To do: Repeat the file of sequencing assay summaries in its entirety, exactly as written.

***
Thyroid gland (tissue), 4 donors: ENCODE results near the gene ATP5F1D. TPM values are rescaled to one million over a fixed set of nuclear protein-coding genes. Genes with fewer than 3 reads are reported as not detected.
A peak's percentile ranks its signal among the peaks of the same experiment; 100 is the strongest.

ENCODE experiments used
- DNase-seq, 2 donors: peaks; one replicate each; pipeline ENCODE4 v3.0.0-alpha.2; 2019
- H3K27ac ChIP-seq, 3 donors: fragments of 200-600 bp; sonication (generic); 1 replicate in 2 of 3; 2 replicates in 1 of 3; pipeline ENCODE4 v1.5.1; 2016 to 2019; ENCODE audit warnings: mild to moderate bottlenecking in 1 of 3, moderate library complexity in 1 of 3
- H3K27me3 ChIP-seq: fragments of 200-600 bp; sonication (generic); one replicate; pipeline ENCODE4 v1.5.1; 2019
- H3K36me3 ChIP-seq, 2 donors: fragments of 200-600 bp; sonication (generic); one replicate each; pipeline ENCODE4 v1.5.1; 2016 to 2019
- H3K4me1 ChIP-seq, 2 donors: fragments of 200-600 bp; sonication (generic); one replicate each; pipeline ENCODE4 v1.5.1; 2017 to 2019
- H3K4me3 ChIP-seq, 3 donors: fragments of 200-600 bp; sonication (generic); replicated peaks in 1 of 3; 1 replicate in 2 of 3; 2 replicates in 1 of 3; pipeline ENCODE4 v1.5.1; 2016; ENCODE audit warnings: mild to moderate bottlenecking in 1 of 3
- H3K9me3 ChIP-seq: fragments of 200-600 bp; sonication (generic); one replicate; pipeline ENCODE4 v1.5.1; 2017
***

Thyroid gland (tissue), 4 donors: ENCODE results near the gene ATP5F1D. TPM values are rescaled to one million over a fixed set of nuclear protein-coding genes. Genes with fewer than 3 reads are reported as not detected.
A peak's percentile ranks its signal among the peaks of the same experiment; 100 is the strongest.

ENCODE experiments used
- DNase-seq, 2 donors: peaks; one replicate each; pipeline ENCODE4 v3.0.0-alpha.2; 2019
- H3K27ac ChIP-seq, 3 donors: fragments of 200-600 bp; sonication (generic); 1 replicate in 2 of 3; 2 replicates in 1 of 3; pipeline ENCODE4 v1.5.1; 2016 to 2019; ENCODE audit warnings: mild to moderate bottlenecking in 1 of 3, moderate library complexity in 1 of 3
- H3K27me3 ChIP-seq: fragments of 200-600 bp; sonication (generic); one replicate; pipeline ENCODE4 v1.5.1; 2019
- H3K36me3 ChIP-seq, 2 donors: fragments of 200-600 bp; sonication (generic); one replicate each; pipeline ENCODE4 v1.5.1; 2016 to 2019
- H3K4me1 ChIP-seq, 2 donors: fragments of 200-600 bp; sonication (generic); one replicate each; pipeline ENCODE4 v1.5.1; 2017 to 2019
- H3K4me3 ChIP-seq, 3 donors: fragments of 200-600 bp; sonication (generic); replicated peaks in 1 of 3; 1 replicate in 2 of 3; 2 replicates in 1 of 3; pipeline ENCODE4 v1.5.1; 2016; ENCODE audit warnings: mild to moderate bottlenecking in 1 of 3
- H3K9me3 ChIP-seq: fragments of 200-600 bp; sonication (generic); one replicate; pipeline ENCODE4 v1.5.1; 2017